Social media sites, especially Facebook and Twitter, play a large role in how people access news and information. Social media has been widely criticized for providing a platform for “fake news” and propaganda. In response to these concerns, we’ve seen a variety of responses. Most recently, Facebook is introducing a plan to “strengthen democracy” by introducing a news tab called Facebook News.
Facebook News Tab
News has long been a part of Facebook’s timeline. Many news sites post content to Facebook. Anyone, of course, can link to any news story that’s online. This is one of the problems as Facebook, along with other social media sites, has mostly avoided any type of censoring. At the same time, Facebook has taken steps to guide users away from questionable content. One tactic has been to post more reliable sources underneath controversial posts. For example, if someone posts a link to a flat earth story, a more mainstream article debunking the flat earth theory is likely to appear right under it.
The new feature represents a more proactive approach. Rather than reacting to questionable news stories, it’s a way to provide actual news to users. Facebook News, a feature that’s currently being tested on a limited number of accounts, is a dedicated news tab. As Facebook reports, it will have the following features:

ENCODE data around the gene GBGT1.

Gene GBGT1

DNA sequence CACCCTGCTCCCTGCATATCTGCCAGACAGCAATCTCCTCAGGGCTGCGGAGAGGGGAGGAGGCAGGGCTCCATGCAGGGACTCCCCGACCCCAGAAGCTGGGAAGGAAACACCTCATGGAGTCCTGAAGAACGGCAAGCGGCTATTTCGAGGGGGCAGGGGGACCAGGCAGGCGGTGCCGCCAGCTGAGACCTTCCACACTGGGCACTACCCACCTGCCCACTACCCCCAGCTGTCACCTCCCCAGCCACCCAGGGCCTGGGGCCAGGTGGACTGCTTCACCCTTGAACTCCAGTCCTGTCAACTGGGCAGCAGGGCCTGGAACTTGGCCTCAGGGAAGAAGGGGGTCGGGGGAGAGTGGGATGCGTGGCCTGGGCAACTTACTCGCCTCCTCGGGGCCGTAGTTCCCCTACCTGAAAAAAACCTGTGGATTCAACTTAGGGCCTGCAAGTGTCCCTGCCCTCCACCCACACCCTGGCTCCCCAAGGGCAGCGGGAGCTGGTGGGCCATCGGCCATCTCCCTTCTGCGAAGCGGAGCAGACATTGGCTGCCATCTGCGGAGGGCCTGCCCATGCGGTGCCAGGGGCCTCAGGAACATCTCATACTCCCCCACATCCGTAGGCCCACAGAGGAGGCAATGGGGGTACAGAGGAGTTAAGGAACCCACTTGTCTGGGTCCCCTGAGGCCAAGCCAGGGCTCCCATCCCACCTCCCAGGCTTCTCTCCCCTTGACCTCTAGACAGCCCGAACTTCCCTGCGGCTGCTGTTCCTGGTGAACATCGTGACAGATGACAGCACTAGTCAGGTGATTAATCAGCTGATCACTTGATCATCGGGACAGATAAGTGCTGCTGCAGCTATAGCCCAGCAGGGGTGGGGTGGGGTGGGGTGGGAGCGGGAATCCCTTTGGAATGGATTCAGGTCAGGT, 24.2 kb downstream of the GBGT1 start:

- Current news stories are chosen by a team of journalists.
- Personalization based on users’ interests and browsing history. There will also be local news targeted to members in different areas.
- A list of topics such as business, health, sports, and links to any paid subscription members may have.
- Controls to customize your experience.
There’s nothing revolutionary in this format as it’s used on many sites such as Google, Yahoo, and many others. It is, however, new to Facebook, which is dominated by user-generated content. Introducing a more centralized source of news is an unusual move for a social media company. Initially, this feature is for members in the United States and major metropolitan areas such as Washington D.C., New York, Los Angeles, and others will be covered. Presumably, if the feature is popular and successful, coverage will expand.
There are already plenty of ways to access news on Facebook. Many members share links to news stories on their timelines. If you subscribe to pages of news organizations, you’ll see their content. Facebook News is not going to be a replacement for news that already appears in members’ timelines but an additional feature for people who want easy access to today’s leading stories.
Who Are the News Providers?
The goal of Facebook News is to make the social media site a more trustworthy source of information. This naturally raises the question of where this news will be coming from. All news providers must be registered with Facebook’s News Page Index. Sources will be checked for accuracy using “integrity signals” and anyone violating Facebook’s Publisher Guidelines, such as by publishing misinformation, hate speech or clickbait content will not be considered.